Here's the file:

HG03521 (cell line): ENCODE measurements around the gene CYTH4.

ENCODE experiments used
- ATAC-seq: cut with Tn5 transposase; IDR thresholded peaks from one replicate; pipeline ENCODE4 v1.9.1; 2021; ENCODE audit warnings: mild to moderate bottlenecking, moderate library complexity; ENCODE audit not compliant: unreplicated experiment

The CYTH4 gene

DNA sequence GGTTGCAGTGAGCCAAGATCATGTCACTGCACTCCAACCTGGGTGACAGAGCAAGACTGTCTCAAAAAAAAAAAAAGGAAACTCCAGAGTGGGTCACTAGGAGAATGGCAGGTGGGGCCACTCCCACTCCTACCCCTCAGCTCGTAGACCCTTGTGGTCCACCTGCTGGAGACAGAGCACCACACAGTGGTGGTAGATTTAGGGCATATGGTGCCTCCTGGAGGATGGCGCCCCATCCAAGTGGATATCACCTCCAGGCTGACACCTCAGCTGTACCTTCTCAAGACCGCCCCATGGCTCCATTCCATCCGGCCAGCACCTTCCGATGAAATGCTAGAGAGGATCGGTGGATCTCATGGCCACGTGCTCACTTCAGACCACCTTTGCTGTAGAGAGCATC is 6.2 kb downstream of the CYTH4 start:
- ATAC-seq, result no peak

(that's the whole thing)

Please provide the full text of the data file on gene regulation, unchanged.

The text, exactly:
HG03521 (cell line): ENCODE measurements around the gene CYTH4.

ENCODE experiments used
- ATAC-seq: cut with Tn5 transposase; IDR thresholded peaks from one replicate; pipeline ENCODE4 v1.9.1; 2021; ENCODE audit warnings: mild to moderate bottlenecking, moderate library complexity; ENCODE audit not compliant: unreplicated experiment

The CYTH4 gene

DNA sequence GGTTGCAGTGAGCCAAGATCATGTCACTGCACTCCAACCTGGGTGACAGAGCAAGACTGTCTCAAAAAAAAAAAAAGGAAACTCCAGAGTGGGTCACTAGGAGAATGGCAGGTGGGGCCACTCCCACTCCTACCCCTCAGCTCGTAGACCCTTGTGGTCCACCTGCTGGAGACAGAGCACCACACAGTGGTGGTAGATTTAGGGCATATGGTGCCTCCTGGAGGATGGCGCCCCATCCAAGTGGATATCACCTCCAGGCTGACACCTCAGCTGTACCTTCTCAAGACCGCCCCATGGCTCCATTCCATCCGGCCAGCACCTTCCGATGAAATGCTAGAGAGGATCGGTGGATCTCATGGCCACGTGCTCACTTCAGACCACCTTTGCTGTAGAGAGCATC is 6.2 kb downstream of the CYTH4 start:
- ATAC-seq, result no peak